When we arrived back at camp, Tank was very excited. I helped chop some wood, and that made my hands very cold. Amy started cooking dehydrated stir fry and rice for dinner. I had never had much dehydrated food before this trip, and it was actually quite good. After dinner we were all gathered in the tent around a nice fire. We heard a saw-whet owl that had been making a constant noise searching for a mate for quite a while. We crawled into our cold tent, and I feel asleep pretty fast.
On my final full day in the wilderness, I was finally able to hop out of our tent and not sprint straight to Amy and Dave’s warm tipi tent. It was still pretty cold, but the sun was shining over the lake nicely. I could sense it was going to be a nice day. My dad and I made some blueberry pancakes on the griddle and they were delicious. Later, all of us headed out on a day trip. I was very excited to paddle with Tank and Amy. We visited Jack and Weird Lakes and we explored the Vern River. When we got to the first portage, Amy asked if I wanted to portage the canoe. At first I was kind of skeptical, because I had never actually portaged one before. I had always let my dad do the heavy lifting. Also, that thing was huge, but with Amy’s encouragement I tried it and it was awesome.
After that we paddled to a nearby campsite to stop for some lunch. The site had been occupied not too long ago, and there was a lot of trash left behind and the fire was still smoking a bit, which is not the way you should leave a campsite. After lunch, we all picked up the trash and Amy put the fire out with her water bottle. It was so nice to be in the wilderness taking a break from my everyday school life.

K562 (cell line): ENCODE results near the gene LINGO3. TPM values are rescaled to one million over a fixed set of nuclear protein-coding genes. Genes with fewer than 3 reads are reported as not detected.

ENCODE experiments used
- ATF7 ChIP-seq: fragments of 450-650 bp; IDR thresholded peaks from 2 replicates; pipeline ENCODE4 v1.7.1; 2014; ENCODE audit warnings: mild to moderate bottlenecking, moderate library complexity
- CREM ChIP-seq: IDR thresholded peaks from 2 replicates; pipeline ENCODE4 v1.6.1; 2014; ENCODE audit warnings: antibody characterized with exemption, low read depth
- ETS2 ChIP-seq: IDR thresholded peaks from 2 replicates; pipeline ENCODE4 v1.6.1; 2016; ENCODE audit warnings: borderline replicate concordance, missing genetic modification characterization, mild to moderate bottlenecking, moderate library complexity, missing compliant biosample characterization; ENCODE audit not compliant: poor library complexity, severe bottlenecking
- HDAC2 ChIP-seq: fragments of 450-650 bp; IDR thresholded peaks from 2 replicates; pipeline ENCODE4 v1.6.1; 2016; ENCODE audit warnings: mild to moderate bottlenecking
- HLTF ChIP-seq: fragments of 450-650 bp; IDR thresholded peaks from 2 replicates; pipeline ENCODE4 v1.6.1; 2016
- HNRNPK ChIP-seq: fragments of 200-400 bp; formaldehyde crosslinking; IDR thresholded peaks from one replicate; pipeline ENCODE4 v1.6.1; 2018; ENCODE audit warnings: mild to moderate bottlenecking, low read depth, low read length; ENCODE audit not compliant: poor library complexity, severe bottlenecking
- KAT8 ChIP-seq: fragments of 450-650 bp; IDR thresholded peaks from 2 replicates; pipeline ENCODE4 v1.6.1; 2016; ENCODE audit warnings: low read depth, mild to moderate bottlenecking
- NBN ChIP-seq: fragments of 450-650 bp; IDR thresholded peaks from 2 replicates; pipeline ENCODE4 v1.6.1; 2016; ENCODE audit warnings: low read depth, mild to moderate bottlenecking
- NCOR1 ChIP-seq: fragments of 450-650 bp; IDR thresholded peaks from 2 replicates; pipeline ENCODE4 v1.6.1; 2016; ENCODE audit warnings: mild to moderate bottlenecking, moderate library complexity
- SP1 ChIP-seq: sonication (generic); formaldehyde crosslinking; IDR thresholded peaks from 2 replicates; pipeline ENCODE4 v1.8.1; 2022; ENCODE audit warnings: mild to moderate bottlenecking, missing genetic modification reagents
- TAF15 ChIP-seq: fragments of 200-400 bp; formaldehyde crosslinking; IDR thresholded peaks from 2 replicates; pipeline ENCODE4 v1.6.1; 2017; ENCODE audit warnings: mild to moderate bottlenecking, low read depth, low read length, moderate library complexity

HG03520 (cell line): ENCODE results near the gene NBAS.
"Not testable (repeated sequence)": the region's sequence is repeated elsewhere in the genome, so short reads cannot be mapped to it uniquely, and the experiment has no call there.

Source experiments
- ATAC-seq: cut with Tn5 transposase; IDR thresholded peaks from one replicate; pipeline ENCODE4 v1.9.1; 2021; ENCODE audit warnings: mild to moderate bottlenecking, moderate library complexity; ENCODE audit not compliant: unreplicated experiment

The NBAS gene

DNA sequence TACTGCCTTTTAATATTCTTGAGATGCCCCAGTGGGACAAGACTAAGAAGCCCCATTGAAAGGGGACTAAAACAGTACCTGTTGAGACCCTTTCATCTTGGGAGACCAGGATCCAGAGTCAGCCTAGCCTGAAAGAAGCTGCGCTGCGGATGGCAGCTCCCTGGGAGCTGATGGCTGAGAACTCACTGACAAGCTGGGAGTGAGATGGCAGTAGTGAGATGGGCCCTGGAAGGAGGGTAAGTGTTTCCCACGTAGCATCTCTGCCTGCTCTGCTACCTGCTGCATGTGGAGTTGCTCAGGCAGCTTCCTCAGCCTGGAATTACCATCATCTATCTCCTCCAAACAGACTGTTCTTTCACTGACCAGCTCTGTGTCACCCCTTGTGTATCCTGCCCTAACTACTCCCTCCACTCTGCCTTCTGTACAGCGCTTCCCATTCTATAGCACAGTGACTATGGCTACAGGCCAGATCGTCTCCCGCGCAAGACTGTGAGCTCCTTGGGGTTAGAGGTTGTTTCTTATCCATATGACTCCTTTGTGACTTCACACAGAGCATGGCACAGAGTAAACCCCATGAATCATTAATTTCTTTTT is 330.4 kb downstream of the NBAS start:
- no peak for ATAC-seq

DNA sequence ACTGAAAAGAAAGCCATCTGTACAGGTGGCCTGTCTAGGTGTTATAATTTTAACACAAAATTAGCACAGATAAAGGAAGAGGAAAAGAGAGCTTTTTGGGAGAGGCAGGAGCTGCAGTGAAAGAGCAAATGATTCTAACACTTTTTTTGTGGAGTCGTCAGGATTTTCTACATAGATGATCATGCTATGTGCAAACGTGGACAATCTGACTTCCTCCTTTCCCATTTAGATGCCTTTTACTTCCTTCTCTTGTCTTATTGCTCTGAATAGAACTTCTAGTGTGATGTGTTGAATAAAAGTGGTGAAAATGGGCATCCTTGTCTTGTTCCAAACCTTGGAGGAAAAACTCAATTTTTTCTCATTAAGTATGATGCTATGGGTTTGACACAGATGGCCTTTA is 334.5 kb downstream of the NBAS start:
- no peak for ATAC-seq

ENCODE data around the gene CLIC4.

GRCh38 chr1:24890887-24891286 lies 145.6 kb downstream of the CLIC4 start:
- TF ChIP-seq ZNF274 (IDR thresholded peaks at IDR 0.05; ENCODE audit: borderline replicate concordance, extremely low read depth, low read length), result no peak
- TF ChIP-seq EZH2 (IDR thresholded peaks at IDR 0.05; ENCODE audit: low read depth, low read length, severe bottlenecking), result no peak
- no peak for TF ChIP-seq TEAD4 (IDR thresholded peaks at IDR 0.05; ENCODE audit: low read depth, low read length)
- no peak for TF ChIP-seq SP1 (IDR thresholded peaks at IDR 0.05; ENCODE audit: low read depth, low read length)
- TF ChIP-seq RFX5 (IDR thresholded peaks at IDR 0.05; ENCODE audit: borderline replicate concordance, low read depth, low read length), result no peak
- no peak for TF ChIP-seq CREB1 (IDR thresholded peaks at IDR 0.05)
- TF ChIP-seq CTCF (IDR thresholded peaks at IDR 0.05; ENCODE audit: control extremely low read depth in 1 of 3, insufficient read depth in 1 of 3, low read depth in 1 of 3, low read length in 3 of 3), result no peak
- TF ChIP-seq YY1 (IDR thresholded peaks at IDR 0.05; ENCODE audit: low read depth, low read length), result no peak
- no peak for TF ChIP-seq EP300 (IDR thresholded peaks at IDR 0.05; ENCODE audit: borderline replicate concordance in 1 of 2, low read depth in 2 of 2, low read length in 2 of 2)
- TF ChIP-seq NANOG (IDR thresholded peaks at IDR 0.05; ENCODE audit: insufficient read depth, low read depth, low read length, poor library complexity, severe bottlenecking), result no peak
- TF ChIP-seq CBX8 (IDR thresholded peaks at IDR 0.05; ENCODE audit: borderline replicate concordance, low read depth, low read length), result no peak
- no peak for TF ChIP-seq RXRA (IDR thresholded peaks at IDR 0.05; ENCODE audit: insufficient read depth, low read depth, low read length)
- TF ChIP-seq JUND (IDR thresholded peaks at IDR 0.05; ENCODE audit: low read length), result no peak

We took the 10-rod portage into Weird Lake, making plenty of weird jokes. The Vern River was a very cool place and I’m so glad I got to paddle up it. On our way back to camp some sprinkles started to fall.
The closer we got to camp, the harder it rained. I put on some dry clothes on and found myself right back in the tipi tent. For dinner we made a nice vegetable and meat stew that had carrots, potatoes, onions and an array of spices. Tank was very happy to join us in the tent and he also enjoyed licking the pan before it was washed. We gathered around the warm wood stove and listened to the steady rain while enjoying each other’s company. It was very difficult for me to leave the wilderness the next day.
Thank you so much, Amy and Dave, for having me, Don, and my dad, you guys are truly an inspiration. I’m so honored to have met Amy and Dave and I can’t wait to be back. We have to keep working to save this national treasure from these horrible mining threats towards the BWCA wilderness. My hope is that by spreading awareness about this majestic place, the younger generation will want to #SavetheBWCA.
Helen Clanaugh is a 14-year-old from Duluth, Minnesota. She attends North Star Academy. This was Helen's second BWCA trip, but she plans to go back for a third time this summer. Helen enjoys playing basketball and being outdoors.